Children’s hospital helipad will be ‘unusable’ by some craft
Coastguard helicopters not licensed to land at elevated helipad, Bord Pleanala told
Search and rescue helicopters operated by the Irish Coastguard will not be able to use the helipad planned for the new national children’s hospital, it has emerged.
This is because the Sikorsky S92 helicopters used by the Coastguard as an air ambulance service are not licensed to land at elevated helipads, such as the one planned for the site at St James’s hospital.
Other air ambulances operated by the Air Corps to transport very sick children will be able to use the helipad, which will be located above a fourth floor roof garden at the south edge of the new development.
The helipad is the subject of a wide range of concerns and objections to An Bord Pleanala, relating to safety, noise, fire risk, location, light pollution and alleged risks to the operation of medical equipment.
However, it will not significantly impact on local residents, St James’s hospital or the new children’s hospital, according to Phelim Devine, design director for the project.
An elevated helipad, as opposed to one located at ground level, is the most appropriate design solution, he told the oral hearing convened by the board into the project.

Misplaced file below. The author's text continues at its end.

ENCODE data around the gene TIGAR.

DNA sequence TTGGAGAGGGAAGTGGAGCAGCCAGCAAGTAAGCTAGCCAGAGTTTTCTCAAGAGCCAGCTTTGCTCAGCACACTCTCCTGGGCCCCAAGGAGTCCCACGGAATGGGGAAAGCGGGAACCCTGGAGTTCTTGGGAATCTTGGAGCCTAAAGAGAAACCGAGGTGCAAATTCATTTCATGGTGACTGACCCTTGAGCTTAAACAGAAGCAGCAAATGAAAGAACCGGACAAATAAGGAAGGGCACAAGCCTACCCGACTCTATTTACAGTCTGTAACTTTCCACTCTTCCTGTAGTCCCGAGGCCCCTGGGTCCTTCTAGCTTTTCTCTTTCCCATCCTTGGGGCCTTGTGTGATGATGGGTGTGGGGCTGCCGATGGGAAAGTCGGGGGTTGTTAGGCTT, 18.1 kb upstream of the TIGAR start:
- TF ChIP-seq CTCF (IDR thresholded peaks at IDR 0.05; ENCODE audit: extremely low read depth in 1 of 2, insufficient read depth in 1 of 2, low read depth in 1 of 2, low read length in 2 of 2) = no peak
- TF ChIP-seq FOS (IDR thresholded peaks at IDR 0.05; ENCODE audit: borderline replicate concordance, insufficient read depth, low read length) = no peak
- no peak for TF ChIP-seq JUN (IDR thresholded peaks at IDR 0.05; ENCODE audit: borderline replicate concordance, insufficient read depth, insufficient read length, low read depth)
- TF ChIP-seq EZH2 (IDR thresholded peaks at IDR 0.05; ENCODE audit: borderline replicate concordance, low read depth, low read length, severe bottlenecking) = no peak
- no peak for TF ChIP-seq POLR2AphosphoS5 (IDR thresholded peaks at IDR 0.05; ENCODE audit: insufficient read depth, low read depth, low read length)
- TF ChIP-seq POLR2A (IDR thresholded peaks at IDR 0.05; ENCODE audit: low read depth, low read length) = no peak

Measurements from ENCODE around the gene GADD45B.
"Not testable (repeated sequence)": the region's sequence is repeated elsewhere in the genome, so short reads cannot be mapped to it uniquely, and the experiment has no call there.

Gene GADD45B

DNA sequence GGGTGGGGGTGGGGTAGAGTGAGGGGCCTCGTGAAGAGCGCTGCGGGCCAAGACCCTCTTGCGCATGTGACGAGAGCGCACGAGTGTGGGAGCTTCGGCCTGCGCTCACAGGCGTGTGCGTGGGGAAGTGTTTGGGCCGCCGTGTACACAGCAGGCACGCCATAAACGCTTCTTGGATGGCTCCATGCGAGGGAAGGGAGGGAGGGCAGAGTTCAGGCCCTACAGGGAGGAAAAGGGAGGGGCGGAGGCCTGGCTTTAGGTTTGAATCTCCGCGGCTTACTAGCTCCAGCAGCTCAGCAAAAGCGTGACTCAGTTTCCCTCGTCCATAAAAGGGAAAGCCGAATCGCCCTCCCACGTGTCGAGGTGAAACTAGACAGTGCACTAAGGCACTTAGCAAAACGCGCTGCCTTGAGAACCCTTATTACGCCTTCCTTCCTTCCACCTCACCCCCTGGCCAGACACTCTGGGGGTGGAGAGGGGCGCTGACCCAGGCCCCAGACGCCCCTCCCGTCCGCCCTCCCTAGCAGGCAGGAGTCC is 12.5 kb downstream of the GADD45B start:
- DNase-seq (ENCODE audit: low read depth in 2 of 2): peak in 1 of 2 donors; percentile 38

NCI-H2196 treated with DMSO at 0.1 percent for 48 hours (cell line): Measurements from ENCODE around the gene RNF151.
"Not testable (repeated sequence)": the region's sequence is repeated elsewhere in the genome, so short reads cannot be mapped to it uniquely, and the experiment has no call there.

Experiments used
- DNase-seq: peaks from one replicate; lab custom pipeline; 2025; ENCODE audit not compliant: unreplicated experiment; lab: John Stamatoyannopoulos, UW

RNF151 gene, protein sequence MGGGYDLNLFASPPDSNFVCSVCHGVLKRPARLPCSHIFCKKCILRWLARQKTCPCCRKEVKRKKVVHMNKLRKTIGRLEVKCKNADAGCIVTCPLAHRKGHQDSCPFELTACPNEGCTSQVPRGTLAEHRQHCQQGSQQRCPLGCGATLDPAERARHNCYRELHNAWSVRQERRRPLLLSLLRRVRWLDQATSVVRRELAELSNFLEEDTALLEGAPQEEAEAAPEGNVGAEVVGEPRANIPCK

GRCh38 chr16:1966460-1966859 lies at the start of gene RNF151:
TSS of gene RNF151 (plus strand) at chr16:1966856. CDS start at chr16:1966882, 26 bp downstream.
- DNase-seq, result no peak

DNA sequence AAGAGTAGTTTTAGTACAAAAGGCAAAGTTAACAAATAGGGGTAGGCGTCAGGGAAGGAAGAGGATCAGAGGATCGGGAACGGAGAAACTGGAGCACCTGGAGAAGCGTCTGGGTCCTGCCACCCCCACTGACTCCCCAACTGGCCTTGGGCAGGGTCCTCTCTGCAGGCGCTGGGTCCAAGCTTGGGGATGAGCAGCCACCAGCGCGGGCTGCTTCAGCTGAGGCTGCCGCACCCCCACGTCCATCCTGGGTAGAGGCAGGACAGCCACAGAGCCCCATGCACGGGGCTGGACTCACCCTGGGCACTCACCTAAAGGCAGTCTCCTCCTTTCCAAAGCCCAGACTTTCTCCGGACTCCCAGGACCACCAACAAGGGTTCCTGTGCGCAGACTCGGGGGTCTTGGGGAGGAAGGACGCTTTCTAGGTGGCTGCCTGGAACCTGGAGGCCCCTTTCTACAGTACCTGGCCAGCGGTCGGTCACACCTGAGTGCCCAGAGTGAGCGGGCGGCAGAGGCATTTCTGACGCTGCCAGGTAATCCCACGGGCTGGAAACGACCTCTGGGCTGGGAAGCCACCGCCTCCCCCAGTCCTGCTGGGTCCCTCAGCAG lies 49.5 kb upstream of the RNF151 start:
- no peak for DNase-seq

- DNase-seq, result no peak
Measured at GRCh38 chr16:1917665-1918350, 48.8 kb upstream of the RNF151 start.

The elevated location will allow for easier flight paths and fewer obstacles, less impact on local residents and closer landing to the emergency department, he said.
Currently, an average of four to six children, most of them victims of road crashes or head injuries, are transported each month by the Air Corps for the National Aeromedical Service. The new children’s hospital is expected to see up to 36 such flight a year. The helipad will also be used to service the adult hospital at St James’s, which currently lands helicopters at the Royal Hospital Kilmainham.
The Agusta Westland helicopters used by the Air Corps will be able to use the elevated helipad but the Coastguard, which provide reserve air ambulance capacity, will not be able to land its Sikorskys at St James’s. Mr Devine said they will land in Kilmainham or at a ground helipad at Tallaght Hospital.
MRI machines in the new hospital could affect the compass of helicopters landing at the helipad, he conceded, but by the time this occurred pilots would be flying visually and not relying on their compass. The nearest MRI is over 30 metres away from a flight path, while best practice suggests a minimum distance of 15 metres.